Madeline resumed her seat, and old Hagar, after another season of moaning and rocking, proceeded to relate, with many wanderings from the point, and many interpolations and opinions of her own, the brief, sad story of Mrs. Arthur's married life and early death. Bereft of Hagar's ornamental extras, it was as follows:

Madeline Harcourt, an orphan, and the adopted daughter of a wealthy bachelor uncle, had incurred his displeasure by loving and marrying Lionel Payne, handsome, brave to a fault, with no other wealth than his keen intellect, his unsullied honor, and his loving, manly heart.


"I can bide my time, and
fight my battles alone if need be."—page 30 "I can bide my time, and fight my battles alone if need be."—page 30.

Lionel Payne had entered upon the study of law, but circumstances threw in his way certain mysteries that had long been puzzling the heads of the foremost detectives, and the [32]young law student discovered in himself not only a marked taste for the study of mysteries, but a talent that was remarkable. So he gave up his law studies to become a detective. He rose rapidly in his new profession, giving all the strength of his splendid ability to the study of intricate and difficult cases, and became known among detectives, and dreaded among criminals, as "Payne, the Expert."

He had lived two happy years with his young wife, and been six months the proud father of baby Madeline, when he fell a victim to his dangerous pursuit, shot dead by a bullet from the hand of a fleeing assassin.

John Arthur had been a fellow law student with Lionel Payne, and he had followed the career of the young expert with curious interest, being, as much as was possible to his selfish nature, a friend and admirer of the rising young detective. And Lionel Payne, open and manly himself, and seeing no trace of the serpent in the seeming disinterestedness of Arthur, introduced him proudly into his happy home. Arthur was struck by the beauty of the young wife, and became a frequent and welcome visitor.

One day, there came to the office where John Arthur earned his bread reluctantly, as a salaried clerk, the uncle of Madeline Payne. He had come to make a will, in which he left all his possessions to his beloved niece, Madeline, and her heirs forever after. This was several months before the sudden death of Lionel Payne.

Ten months after she became a widow, Madeline's uncle died. Left alone with her little child, and with no resources but her own efforts, Madeline's mother struggled on, ever the object of the kind watchfulness and unobtrusive care of John Arthur, who professed to adore the child for the sake of the father, and[33] through the baby Madeline, gradually won his way in the mother's esteem. Mrs. Payne was deeply grateful, and her mother's heart was touched by the devotion of Arthur to her little child. So it came about that, after a time, she gave him her hand, and all of her heart that was not buried with Lionel. A little later she learned that her uncle was dead, and she became mistress of a handsome fortune.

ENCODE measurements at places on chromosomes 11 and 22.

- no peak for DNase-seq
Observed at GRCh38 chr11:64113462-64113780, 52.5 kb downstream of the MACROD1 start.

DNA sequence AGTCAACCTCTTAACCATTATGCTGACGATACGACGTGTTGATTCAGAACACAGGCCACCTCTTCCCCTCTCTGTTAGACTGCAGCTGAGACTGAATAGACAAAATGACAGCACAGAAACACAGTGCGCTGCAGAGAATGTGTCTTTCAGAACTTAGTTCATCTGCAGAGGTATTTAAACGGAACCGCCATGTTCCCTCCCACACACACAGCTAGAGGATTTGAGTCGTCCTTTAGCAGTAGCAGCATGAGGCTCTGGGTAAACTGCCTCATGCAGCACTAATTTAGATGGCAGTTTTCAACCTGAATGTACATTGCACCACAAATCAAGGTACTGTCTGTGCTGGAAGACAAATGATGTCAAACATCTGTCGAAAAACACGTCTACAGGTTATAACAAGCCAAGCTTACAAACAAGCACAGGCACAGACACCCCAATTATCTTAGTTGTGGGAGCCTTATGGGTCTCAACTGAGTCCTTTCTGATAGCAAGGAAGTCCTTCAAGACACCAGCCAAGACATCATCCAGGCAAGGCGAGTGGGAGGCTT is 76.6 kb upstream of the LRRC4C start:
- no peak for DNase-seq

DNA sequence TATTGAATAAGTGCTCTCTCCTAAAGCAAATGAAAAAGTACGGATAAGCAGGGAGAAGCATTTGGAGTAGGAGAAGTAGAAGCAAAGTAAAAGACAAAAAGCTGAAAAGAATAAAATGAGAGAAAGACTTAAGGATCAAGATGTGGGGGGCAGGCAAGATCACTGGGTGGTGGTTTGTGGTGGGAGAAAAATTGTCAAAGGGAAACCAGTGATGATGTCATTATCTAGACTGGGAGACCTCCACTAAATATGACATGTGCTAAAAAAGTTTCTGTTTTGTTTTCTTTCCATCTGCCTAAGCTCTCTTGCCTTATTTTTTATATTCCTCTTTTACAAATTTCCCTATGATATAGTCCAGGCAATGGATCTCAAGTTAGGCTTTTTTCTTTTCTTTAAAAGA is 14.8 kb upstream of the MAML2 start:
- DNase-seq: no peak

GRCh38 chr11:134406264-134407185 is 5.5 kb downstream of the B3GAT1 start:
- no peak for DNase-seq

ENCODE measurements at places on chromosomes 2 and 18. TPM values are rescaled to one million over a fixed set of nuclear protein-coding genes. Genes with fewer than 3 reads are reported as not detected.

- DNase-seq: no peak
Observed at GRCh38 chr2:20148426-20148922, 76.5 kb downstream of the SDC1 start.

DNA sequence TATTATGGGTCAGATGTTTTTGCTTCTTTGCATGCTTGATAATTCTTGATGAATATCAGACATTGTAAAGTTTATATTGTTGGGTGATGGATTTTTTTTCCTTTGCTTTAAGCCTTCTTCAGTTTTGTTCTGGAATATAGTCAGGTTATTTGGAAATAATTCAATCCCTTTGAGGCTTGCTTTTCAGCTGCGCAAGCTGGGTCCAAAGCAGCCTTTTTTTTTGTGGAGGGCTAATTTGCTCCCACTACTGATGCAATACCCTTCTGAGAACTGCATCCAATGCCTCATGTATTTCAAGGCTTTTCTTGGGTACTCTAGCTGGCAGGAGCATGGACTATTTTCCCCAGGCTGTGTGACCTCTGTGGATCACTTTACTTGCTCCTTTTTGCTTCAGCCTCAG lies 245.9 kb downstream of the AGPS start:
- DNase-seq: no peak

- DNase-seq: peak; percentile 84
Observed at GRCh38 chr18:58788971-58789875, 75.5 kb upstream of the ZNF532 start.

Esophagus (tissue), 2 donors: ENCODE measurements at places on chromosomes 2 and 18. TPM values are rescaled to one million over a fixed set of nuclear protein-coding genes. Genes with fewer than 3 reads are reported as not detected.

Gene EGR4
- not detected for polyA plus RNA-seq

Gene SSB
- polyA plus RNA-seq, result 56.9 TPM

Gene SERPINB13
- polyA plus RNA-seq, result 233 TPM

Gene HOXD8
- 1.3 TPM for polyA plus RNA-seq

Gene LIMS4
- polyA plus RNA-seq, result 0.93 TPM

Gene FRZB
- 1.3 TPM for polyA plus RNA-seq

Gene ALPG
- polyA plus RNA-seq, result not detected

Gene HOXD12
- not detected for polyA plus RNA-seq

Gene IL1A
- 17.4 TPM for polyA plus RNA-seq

Soon came the knowledge that her husband's heart was not all gold, and the suspicion, as well, that her uncle's will and its purport had long been no secret to him. But, partly from force of habit, and partly because he was not yet quiet hardened, John Arthur kept up his farce of affection for the child. And while his wife awoke to a knowledge of many of his short-comings, she always believed in his love for her little one.

The two elements that were strongest in the nature of John Arthur were selfishness and pride. From his youth up his idols had been gold and self. Born into the world minus that "golden spoon" for which he sighed in youth, and schemed in later years, he had ever felt towards said world a half-fledged enmity. As he reached the age of manhood, his young sister was formally adopted by the only surviving relatives of the two; and becoming in due course of time and nature sole possessor of a very nice little fortune, afterwards held her head very high. Later, in consequence of some little indiscretions of her brother at the time when he was set free in the world—the result of the popular superstition held by him that "the world owed him a living,"—she held herself aloof from and ignored him completely.